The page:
Every coastal area and river estaury potentially threatened by tsunamis, but they are most likely to happen on shores facing directly a megathrust. Scientists estimate that tsunami is commonly occurring in Indonesia and pacific ocean(Japan), because the pacific rim bordering the ocean has a large number of earthquake zone. However, the tsunami have also occurred at caribbean ocean and Medittarian sea as well.
Facts about tsunami: 1. 6.9-magnitude earthquake struck off Japan's Honshu island on Tuesday, triggering tsunami waves and bringing back traumatic memories for locals of the devastating 2011 Fukushima disaster.
2. On the night of July 9, 1958, an earthquake along the Fairweather Fault in the Alaska Panhandle loosened about 40 million cubic yards (30.6 million cubic meters) of rock high above the northeastern shore of Lituya Bay. This mass of rock plunged from an altitude of approximately 3000 feet (914 meters) down into the waters of Gilbert Inlet. The impact generated a local tsunami that crashed against the southwest shoreline of Gilbert Inlet. The wave hit with such power that it swept completely over the spur of land that separates Gilbert Inlet from the main body of Lituya Bay. The wave then continued down the entire length of Lituya Bay, over La Chaussee Spit and into the Gulf of Alaska. The force of the wave removed all trees and vegetation from elevations as high as 1720 feet (524 meters) above sea level. Millions of trees were uprooted and swept away by the wave. This is the highest wave that has ever been known.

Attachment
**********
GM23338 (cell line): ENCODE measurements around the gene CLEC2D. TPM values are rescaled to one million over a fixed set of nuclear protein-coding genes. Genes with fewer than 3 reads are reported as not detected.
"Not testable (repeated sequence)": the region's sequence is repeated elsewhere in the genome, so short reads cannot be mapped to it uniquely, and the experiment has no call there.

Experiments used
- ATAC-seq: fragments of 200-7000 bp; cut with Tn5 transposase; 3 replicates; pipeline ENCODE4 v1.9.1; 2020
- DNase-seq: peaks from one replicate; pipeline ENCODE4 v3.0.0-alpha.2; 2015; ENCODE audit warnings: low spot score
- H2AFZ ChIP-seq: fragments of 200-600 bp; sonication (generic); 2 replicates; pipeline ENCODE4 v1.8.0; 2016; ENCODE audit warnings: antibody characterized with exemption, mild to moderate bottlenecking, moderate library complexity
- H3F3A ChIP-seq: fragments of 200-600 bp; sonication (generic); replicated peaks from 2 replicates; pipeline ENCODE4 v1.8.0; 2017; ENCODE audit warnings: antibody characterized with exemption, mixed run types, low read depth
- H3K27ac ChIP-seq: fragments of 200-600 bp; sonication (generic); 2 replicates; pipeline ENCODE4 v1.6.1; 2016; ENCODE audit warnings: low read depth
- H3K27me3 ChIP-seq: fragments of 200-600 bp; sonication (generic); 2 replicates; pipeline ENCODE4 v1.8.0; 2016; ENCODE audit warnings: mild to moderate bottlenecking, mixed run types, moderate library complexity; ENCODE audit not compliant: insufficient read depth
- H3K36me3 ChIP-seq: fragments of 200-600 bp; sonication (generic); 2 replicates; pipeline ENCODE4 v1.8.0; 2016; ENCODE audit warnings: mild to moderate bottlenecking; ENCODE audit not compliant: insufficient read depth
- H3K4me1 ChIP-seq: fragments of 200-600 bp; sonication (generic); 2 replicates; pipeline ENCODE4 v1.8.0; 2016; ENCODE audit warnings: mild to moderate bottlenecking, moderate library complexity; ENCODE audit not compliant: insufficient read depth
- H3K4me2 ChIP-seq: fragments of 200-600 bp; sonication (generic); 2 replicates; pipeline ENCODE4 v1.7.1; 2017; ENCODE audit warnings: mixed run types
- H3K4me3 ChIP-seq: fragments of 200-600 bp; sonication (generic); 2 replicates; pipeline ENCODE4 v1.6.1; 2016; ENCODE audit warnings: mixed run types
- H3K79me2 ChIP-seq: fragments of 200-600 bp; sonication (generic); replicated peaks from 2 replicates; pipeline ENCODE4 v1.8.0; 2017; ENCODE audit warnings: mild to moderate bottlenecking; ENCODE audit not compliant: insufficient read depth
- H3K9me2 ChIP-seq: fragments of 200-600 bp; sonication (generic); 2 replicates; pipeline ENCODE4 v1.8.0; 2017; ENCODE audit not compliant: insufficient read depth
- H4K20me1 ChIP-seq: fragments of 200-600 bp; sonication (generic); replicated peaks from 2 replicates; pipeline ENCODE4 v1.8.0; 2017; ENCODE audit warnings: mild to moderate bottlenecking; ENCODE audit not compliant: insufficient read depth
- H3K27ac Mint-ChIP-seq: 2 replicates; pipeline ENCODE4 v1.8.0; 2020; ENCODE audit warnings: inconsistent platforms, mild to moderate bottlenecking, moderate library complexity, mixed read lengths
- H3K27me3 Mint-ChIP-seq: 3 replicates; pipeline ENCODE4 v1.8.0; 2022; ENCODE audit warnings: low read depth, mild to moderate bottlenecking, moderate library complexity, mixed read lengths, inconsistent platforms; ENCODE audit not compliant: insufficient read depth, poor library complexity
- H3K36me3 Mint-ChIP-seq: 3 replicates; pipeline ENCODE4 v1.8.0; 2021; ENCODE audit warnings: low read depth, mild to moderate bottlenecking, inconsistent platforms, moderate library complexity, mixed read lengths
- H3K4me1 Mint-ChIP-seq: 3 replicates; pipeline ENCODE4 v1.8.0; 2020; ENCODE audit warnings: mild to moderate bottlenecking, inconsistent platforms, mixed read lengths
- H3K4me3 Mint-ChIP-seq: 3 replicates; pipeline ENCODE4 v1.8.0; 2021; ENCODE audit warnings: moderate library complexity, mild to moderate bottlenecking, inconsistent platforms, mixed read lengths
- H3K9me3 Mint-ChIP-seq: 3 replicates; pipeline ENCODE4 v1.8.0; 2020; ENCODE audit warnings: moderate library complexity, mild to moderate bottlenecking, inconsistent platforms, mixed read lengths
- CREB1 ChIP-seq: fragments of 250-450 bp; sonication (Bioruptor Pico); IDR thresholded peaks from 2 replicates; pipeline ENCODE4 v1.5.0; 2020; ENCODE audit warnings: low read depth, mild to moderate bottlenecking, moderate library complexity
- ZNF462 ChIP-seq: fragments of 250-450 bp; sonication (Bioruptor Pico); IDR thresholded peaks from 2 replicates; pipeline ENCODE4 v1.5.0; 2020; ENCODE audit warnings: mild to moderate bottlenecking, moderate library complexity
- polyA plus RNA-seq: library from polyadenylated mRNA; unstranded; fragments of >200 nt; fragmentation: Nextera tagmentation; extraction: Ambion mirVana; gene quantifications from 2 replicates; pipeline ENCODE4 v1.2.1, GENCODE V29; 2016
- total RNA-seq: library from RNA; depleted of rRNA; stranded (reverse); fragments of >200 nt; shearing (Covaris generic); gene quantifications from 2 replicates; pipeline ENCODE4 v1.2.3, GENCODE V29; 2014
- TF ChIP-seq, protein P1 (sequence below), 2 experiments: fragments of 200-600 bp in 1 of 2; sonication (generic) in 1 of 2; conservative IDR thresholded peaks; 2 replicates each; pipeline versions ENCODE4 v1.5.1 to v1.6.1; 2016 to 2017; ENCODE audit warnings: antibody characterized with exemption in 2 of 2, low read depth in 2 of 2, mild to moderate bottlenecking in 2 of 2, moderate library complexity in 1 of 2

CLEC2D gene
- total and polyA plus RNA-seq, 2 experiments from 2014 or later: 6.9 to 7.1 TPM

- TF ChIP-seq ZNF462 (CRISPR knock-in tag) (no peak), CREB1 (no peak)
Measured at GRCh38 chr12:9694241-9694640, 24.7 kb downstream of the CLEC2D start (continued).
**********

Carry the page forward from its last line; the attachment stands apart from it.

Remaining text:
TSUNAMI SAFETY RULES: 1. All earthquakes do not cause tsunamis, but many do. When you know that an earthquake has occurred, stand by for a tsunami emergency message. 2. An earthquake in your area is one of nature's tsunami warning signals. Do not stay in low-lying coastal areas after a strong earthquake has been felt. 3. Tsunamis are sometimes preceded by a noticeable fall in sea level as the ocean retreats seaward exposing the seafloor. A roar like an oncoming train may sometimes be heard as the tsunami wave rushes toward the shore. These are also nature's tsunami warning signals.